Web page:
Many nations define themselves in terms of territory or people; China defines itself in terms of history. With the world’s longest tradition of history-writing, its extraordinary past ought to be common knowledge. China, by the eminent historian John Keay, should make it so.
Informed by the latest research and enlivened by wit and anecdote, Keay’s narrative spans 5,000 years, from the Three Dynasties (2000 220 BC) to Deng Xiaoping’s opening of China and the past three decades of economic growth. Broadly chronological, the book presents a history of all the Chinas including regions (Yunnan, Tibet, Xinjiang, Mongolia, Manchuria) that account for two-thirds of the People’s Republic of China land mass but which barely feature in its conventional history.
Crisp, judicious, and engaging, China is destined to become the classic single-volume history for anyone seeking to understand the past, present, and future of this immensely powerful nation.
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John Keay, formerly a special correspondent for The Economist, contributes regularly to the Sunday Telegraph, Times Higher Educational Supplement, and the Literary Review. The author of numerous books, including the classic India: A History, he lives in Argyll, Scotland.Review:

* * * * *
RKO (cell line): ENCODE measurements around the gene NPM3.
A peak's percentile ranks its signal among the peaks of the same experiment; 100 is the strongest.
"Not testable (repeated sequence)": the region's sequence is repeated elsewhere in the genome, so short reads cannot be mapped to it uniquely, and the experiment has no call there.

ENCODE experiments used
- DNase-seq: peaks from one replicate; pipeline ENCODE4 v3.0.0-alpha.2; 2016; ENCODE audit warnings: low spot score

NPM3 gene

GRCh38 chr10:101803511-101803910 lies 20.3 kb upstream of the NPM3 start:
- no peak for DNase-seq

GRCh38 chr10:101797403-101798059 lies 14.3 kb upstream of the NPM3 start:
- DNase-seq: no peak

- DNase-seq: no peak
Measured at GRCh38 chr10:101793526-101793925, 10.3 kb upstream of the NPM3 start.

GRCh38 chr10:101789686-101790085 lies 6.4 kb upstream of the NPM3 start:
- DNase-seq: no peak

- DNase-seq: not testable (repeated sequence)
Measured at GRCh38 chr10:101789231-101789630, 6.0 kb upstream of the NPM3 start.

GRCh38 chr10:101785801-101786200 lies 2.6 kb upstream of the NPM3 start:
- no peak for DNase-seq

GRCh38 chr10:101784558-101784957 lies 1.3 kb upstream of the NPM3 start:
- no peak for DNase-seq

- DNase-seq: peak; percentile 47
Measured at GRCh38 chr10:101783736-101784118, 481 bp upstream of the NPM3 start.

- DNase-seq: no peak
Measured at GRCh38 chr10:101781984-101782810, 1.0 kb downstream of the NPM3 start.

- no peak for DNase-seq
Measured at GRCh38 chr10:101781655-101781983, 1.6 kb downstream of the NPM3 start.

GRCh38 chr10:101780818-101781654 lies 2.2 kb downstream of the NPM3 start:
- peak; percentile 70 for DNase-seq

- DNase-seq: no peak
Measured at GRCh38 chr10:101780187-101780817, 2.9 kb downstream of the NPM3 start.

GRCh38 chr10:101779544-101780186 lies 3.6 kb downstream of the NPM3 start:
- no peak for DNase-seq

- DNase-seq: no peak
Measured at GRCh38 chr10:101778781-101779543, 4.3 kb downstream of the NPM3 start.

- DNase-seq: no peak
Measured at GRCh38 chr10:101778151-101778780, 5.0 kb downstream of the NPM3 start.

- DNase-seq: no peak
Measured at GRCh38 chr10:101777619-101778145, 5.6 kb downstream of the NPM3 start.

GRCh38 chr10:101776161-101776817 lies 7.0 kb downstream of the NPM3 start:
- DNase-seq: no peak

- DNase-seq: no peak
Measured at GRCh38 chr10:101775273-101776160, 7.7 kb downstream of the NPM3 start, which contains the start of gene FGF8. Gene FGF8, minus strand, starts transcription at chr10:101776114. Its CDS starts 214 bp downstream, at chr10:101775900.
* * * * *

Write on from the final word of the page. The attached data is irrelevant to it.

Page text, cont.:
“Without sacrificing substance for brevity, Keay manages to illustrate China’s history very much as a narrative... Readers already interested in, or wishing newly to embark upon, Chinese history will adore this book. Highly recommended.”
“China: A History marks a welcome advance... [Keay’s] touch is deft and faithful to the tenor of the debates, especially those between archaeologists and literary scholars.”
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Book Description HarperPress, 2008. Paperback. Book Condition: New. book. Bookseller Inventory # M0007257856